Michelangelo, the Italian sculptor, painter, and poet is most known for his painting of the Sistine Chapel in Rome. But one of his most prominent sculptures, and often called his best work, is the statue, Moses.

A story is told that when he completed the statue some 400 years ago, he cried like a baby saying, "Why dost thou not speak!?" Michelangelo expected this statue of cold white marble to come to life. He was so mad at his perceived failure that he struck the knee of the figure with his chisel. To this day if you look close enough at the statue, you will see a dent in the knee of Moses. Though he had created a masterpiece, he wasn't satisfied, and he left a mark of frustration to prove it.

Your work is never done. Never be satisfied, only content in your constant pursuit of improvement.

Daily Dose of Coach #246: Post Fourth of July Nutrition

There's nothing like screwing up a solid week of clean eating like throwing a holiday right in the middle of the week.

As you wake up this morning hopefully not too tired from fireworks and extracurricular activities. That being said, your nutritional focus should be to get back on track.

A rule of thumb I use with my personal and online clients is, always follow a not so healthy meal with a healthy meal. And especially after a day of celebrating our independence, maybe today, try two on the healthy side.

A healthy meal looks like this: one or two palm-sized portions of lean protein. One fist size portion of vegetables. One cupped handful portion of smart carbs, and one thumb size of fats.

I like to cover this in the morning with a nutrient-packed shake. This simple formula will get you back on the track and have you start thinking you're a healthy beast once again.

-1 or 2 Cups of Spinach or Kale

-1 Cup (8oz) of Almond Milk

-1 Scoop of Whey or Plant Protein

-1 Banana

-1 or 1/2 Cup of Frozen Berries

-1 Tsp of Chia Seeds

Hope you all had a great Fourth of July! Now back to work.



Daily Dose of Coach #245: Technique - Two Four Point Plank Variations

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The four-point plank is the standard plank exercise. Done correctly, this tried and true exercise has been shown to actively recruit many core muscles including the rectus abdominus, internal obliques, erector spinae, multifidus, latissimus dorsi, and glute max and medius.

However, as one continues to perform this exercise, it can become less challenging over time. So instead of trying to break the new world record for longest plank held of 10 hours, 10 minutes ( see video here ), try adding these variations in time frames that fit your programming.

-Long Level Posterior Pelvic Tilt Plank (pictured above): Start in regular four-point plank but move your elbows closer together (6 inches) and move them up to nose level. Keep arms and hands in a neutral position (thumbs up). While performing the plank, squeeze the glutes to achieve a posterior pelvic tilt.

-Pull Down Plank: This plank sets up exactly as the standard plank. Elbows directly below the shoulders, hands in a fist and holding neutral spine. The difference here is when the clock starts, with the forearms still in contact with the floor, pull the elbows down and back. The shoulders may move just slightly over your elbows but don't go too far. Try to maintain that pull down action through the duration of the exercise. For even more intensity add a forced exhale as you pull.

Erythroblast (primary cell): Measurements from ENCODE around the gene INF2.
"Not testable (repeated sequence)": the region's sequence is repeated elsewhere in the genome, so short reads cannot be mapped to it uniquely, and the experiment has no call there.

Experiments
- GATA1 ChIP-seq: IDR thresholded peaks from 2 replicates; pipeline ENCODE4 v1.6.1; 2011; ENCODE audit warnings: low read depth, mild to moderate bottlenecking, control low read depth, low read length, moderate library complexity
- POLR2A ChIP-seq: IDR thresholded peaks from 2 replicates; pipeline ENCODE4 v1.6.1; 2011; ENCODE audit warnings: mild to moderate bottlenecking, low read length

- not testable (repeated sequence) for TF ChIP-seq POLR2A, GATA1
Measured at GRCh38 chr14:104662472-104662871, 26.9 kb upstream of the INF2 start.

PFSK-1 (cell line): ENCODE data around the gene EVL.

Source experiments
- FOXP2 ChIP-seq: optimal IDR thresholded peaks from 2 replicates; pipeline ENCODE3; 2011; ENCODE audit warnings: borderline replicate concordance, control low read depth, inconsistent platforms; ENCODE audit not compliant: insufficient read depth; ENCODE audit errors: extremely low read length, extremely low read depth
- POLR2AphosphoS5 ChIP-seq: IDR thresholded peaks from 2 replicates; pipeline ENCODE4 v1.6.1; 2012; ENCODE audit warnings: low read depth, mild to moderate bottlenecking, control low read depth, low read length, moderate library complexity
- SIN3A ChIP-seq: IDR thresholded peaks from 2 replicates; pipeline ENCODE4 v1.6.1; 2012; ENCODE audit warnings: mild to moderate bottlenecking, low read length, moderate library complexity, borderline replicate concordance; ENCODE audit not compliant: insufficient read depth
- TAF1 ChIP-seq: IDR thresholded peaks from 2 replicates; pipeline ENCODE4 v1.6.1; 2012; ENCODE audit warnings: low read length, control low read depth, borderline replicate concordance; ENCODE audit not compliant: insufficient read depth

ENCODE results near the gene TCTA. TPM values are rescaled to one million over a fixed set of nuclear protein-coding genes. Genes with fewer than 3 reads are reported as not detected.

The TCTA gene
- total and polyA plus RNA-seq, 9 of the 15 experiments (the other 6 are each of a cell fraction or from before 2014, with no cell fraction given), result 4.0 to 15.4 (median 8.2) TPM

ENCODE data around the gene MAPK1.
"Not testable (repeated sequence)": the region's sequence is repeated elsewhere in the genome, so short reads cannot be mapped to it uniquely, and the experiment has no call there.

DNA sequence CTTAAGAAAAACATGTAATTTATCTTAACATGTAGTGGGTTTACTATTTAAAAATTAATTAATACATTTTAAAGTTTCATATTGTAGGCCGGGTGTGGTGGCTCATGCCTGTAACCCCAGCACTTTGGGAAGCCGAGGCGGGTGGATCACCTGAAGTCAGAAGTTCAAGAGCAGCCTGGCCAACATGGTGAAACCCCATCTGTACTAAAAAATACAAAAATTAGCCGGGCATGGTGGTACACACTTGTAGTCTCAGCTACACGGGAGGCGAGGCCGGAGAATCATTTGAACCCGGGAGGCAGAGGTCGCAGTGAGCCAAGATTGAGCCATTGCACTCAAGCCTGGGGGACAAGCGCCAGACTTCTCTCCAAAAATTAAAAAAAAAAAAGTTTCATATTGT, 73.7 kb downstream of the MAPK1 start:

Daily Dose of Coach: Dr. King on Tools

As a coach and someone whose around sports and fitness, I live in a world of people comparing, measuring, and analyzing. And in my position, I'm apart of that process.

I'm helping people measure themselves against standards, benchmarks and what others in their similar situations are achieving. This criterion can be valuable. It gives us a place to go, a vision to see, something to endeavor.

However, each of us is set up differently. Some people were set up to be the standard setters in certain things; some were not. There are anomalies, but those are few and far between.

Be that as it may, the comparison game is still alive and well. Many times when we think we're an apple compared to an apple, we may be more of a tomato. As much as we want to be that apple, the tomato was our draw. In the gym, my friend Don Z likes to remind me, "Some of us were just made to do certain things."

The problem arises when we try to use our shortcomings as excuses and thus turn into limiting beliefs. I've found that belief if much stronger than reality. Everything we accomplish, no matter our circumstances, no matter how many times we've failed, starts with rock-solid belief.

In 1956, Dr. King did a sermon on leading hopeful lives. He encouraged the congregation to pray, " Lord, help me accept my tools. However dull they are, help me to accept them. And then Lord, after I have accepted my tools, then help me to set out and do what I can do with my tools."

The tools you were given are everything you need to succeed. Your path will undoubtedly be different than others. Don't bend to discouragement and limiting beliefs. Accept, develop and embrace these tools. The apple, the tomato, the disadvantaged, the oppressed can all change the world.

Daily Dose of Coach #243: What Age Can My Kid Start Weight Training?

Typically, I'd say most kids should start actual weight training around 13 to 14 years old. However, this is case dependent. Some kids mature faster both mentally and physically than others and can start somewhat earlier.